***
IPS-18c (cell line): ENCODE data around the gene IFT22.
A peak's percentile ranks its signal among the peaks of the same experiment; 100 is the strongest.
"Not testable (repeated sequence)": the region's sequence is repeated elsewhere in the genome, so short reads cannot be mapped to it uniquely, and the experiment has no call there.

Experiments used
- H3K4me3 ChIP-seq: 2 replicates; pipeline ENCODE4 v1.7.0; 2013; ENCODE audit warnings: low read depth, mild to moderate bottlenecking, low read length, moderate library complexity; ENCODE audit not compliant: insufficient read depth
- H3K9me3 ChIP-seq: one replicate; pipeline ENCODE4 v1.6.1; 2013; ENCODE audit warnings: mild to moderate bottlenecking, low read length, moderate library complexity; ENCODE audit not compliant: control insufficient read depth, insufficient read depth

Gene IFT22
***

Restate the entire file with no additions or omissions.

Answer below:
IPS-18c (cell line): ENCODE data around the gene IFT22.
A peak's percentile ranks its signal among the peaks of the same experiment; 100 is the strongest.
"Not testable (repeated sequence)": the region's sequence is repeated elsewhere in the genome, so short reads cannot be mapped to it uniquely, and the experiment has no call there.

Experiments used
- H3K4me3 ChIP-seq: 2 replicates; pipeline ENCODE4 v1.7.0; 2013; ENCODE audit warnings: low read depth, mild to moderate bottlenecking, low read length, moderate library complexity; ENCODE audit not compliant: insufficient read depth
- H3K9me3 ChIP-seq: one replicate; pipeline ENCODE4 v1.6.1; 2013; ENCODE audit warnings: mild to moderate bottlenecking, low read length, moderate library complexity; ENCODE audit not compliant: control insufficient read depth, insufficient read depth

Gene IFT22